Examples of this would be such as when two people have been living together for many years yet have no intention of marrying each other, and one of them dies. There is usually strong evidence to prove that they were spouses by the legal definition under these circumstances. If established, they may be entitled to some of the financial benefits when their co-habiting partner passes away.

Therefore, it would be advisable for partners living together to record a Co-habitation Agreement to avoid any disputes arising in the event of a break-up or a death. In addition, both parties should also draw up their own Will wherein it states what each partner is to inherit from the other upon one of them dying.

How to prove a Life Partnership when one co-habiting partner dies

If no Co-habitation Agreement exists when one partner passes away, then the onus will be on the surviving partner to qualify as a spouse in the eyes of the SARS Commissioner. Three affidavits will be required from different parties confirming that the relationship existed for some time. Besides the three affidavits, the following may also prove useful as supporting documentation to establish the life partnership:

  • Co-habitation Agreement
  • Legal Will
  • Proof of joint ownership of fixed property or other assets
  • Proof of medical aid with the partner registered as a dependant
  • Any policies mentioning the partner as a beneficiary
  • Joint bank account

What is the impact of the Intestate Succession Act, 1987 (Act 81 of 1987)

If a partner or spouse dies without a Will, the estate falls under the law of intestacy, which means that the Executor  [AD1] will divide the estate, according to a set formula, among any surviving children[AD2]  and spouse first. If there are no children, then the estate will be given to the legal spouse, and if there is no spouse, then it falls to the deceased’s parents[AD3] . In this case, the surviving partner will not be able to inherit as a spouse, unless he or she was married to the deceased.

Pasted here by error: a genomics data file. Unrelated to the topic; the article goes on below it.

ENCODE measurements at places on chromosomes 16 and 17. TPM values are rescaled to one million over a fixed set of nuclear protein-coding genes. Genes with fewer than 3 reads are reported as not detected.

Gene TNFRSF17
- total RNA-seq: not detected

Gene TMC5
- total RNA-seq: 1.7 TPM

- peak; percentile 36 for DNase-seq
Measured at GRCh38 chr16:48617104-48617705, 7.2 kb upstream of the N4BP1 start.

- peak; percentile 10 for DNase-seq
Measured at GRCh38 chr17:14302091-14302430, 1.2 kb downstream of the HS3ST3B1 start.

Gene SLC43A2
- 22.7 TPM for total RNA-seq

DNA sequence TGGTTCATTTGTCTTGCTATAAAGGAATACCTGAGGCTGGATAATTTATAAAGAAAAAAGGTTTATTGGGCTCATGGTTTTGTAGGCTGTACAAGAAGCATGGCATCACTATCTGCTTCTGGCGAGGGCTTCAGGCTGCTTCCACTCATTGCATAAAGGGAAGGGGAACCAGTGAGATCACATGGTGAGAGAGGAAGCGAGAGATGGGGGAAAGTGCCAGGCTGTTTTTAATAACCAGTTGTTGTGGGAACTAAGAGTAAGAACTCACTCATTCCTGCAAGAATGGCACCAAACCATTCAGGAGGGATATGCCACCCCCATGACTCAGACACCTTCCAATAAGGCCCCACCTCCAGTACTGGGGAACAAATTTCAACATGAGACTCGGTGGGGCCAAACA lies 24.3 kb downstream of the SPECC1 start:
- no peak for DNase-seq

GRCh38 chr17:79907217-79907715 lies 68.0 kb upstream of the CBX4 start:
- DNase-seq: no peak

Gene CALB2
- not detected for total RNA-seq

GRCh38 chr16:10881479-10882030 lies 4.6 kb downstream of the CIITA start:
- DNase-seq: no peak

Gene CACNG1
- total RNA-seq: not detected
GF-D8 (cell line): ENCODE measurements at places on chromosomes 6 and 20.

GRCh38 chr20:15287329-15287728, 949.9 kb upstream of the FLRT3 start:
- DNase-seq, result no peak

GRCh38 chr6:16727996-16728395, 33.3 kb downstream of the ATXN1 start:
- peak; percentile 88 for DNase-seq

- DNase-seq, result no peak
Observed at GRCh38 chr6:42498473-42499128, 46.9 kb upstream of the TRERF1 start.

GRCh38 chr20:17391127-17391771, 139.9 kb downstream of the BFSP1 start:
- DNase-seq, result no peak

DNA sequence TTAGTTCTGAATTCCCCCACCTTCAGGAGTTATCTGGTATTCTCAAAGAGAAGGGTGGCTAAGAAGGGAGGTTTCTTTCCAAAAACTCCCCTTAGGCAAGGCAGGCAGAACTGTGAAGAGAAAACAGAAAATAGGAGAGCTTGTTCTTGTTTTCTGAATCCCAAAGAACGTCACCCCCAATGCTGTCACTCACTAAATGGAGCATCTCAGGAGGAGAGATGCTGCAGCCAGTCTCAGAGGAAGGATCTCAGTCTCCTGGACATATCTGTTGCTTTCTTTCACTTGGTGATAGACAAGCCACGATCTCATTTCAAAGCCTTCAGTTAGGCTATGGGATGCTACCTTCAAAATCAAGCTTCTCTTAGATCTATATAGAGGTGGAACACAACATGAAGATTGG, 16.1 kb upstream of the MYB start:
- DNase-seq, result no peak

Failure to leave a Will behind may leave the surviving spouse or partner in a predicament, should the parents or children seek to take possession of the deceased’s assets.

AED Attorneys provides professional advice and assistance with the drawing up of Wills or Co-habitation Agreements which will help prevent most disputes should a spouse or partner pass away.

AED Attorneys understands that every situation is unique, and although they strive to ensure that the information contained herein is accurate at the time of publishing, it cannot be guaranteed to be without errors or omissions. As a result, AED Attorneys, its employees, independent contractors, associates or third parties will under no circumstances accept liability or be held liable, for any innocent or negligent actions or omissions in this article, which may result in any harm or liability flowing from the use of or the inability to use the information provided.